Cumin seeds (Cuminum cyminum L.) have been commonly used in food flavoring and perfumery. In this study, cumin essential oil (CuEO) extracted from seeds was employed to investigate the anti-inflammatory effects in lipopolysaccharide- (LPS-) stimulated RAW 264.7 cells and the underlying mechanisms. A total of 26 volatile constituents were identified in CuEO by GC-MS, and the most abundant constituent was cuminaldehyde (48.773%). Mitochondrial-respiration-dependent 3-(4,5-dimethylthiazol-2-yl)-2,5-diphenyltetrazolium (MTT) reduction assay demonstrated that CuEO did not exhibit any cytotoxic effect at the employed concentrations (0.0005–0.01%). Real-time PCR tests showed that CuEO significantly inhibited the mRNA expressions of inducible nitric oxide synthase (iNOS), cyclooxygenase (COX-2), interleukin- (IL-) 1, and IL-6. Moreover, western blotting analysis revealed that CuEO blocked LPS-induced transcriptional activation of nuclear factor-kappa B (NF-κB) and inhibited the phosphorylation of extracellular signal regulated kinase (ERK) and c-Jun N-terminal kinase (JNK). These results suggested that CuEO exerted anti-inflammatory effects in LPS-stimulated RAW 264.7 cells via inhibition of NF-κB and mitogen-activated protein kinases ERK and JNK signaling; the chemical could be used as a source of anti-inflammatory agents as well as dietary complement for health promotion.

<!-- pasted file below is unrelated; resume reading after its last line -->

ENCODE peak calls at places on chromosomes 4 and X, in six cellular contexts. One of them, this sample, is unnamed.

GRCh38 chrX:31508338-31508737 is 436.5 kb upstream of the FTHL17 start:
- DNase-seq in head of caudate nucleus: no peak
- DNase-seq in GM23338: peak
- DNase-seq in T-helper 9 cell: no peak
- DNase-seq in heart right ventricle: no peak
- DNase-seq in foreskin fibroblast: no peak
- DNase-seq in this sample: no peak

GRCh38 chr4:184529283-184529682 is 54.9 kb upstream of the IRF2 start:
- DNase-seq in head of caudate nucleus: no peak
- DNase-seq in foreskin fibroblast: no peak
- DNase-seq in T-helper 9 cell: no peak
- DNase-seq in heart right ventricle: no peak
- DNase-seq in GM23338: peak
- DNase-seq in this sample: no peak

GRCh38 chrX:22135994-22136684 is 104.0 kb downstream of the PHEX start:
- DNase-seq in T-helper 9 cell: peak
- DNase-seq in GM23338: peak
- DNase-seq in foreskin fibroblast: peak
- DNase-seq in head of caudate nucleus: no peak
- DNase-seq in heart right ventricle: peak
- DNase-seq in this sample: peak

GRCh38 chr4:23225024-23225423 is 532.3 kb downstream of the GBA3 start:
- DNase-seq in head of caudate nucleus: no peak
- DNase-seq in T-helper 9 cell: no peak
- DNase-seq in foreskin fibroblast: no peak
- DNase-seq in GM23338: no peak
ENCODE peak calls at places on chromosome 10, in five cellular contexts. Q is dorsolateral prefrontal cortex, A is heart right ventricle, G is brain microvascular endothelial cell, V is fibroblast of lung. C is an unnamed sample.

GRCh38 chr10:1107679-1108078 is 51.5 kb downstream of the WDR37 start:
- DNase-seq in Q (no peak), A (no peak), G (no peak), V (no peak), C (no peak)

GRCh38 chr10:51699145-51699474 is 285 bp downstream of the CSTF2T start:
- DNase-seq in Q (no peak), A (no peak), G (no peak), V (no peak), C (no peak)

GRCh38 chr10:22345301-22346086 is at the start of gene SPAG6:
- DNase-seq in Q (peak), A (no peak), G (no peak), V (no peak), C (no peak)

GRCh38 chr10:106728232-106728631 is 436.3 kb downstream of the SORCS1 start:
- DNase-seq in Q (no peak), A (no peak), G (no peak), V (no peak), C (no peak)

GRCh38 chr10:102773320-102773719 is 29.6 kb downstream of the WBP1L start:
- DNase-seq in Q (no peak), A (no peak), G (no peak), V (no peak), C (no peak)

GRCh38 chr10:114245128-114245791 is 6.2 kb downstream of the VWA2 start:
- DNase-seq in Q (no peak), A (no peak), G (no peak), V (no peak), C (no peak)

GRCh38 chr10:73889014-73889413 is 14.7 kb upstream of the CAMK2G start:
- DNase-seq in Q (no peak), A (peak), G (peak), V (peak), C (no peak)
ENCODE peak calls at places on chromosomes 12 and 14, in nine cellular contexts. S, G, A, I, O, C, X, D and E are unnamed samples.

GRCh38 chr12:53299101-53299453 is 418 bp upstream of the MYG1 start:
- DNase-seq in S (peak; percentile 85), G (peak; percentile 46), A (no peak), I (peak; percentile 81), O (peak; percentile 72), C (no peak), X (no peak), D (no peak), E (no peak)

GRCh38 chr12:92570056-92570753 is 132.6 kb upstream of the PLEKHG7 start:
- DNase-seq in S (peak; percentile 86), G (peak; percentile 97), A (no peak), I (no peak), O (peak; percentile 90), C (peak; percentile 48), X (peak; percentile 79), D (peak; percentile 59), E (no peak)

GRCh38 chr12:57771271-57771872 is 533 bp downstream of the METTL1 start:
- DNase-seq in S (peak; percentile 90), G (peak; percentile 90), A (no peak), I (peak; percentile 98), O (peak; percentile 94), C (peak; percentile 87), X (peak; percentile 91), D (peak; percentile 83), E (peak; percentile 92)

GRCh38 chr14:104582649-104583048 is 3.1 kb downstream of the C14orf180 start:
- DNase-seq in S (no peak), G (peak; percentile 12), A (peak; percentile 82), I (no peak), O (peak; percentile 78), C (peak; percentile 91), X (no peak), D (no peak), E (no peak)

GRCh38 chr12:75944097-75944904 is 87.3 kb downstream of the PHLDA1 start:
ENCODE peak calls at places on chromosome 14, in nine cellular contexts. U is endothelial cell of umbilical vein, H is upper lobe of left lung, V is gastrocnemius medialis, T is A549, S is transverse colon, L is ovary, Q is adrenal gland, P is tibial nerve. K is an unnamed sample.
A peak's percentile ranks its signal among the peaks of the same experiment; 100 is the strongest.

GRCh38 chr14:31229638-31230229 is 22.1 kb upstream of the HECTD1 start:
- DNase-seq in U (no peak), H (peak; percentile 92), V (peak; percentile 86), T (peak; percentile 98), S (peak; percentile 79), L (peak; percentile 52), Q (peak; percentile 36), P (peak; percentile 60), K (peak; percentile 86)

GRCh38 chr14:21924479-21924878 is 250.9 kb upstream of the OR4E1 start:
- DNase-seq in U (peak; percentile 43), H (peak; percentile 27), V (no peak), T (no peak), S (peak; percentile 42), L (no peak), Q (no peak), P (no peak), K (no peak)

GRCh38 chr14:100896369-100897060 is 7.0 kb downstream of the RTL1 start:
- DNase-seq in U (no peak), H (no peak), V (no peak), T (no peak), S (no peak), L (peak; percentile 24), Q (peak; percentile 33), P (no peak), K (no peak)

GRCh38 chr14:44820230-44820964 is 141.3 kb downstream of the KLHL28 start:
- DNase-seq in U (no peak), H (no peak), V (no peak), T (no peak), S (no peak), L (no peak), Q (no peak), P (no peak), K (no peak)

1. Introduction

Inflammation is a normal protective response induced by tissue injury or infection to combat invaders in the body (microorganisms and non-self cells) and to remove dead or damaged host cells. However, chronic and extreme inflammations cause many inflammatory diseases, such as cancers, rheumatoid arthritis, atherosclerosis, periodontitis, and chronic hepatitis [1, 2]. It has been generally accepted that the excessive production of proinflammatory cytokines and mediators, such as interleukin-1 (IL-1), IL-6, tumor necrosis factor-α (TNF-α), nitric oxide (NO), and prostaglandin E2 (PGE2), plays an important role in the development of these inflammatory disease [3]. Therefore, development of potential therapeutic approaches that help to reduce the expression of these proinflammatory genes would be useful in the treatment of many chronic diseases with an underlying inflammatory origin.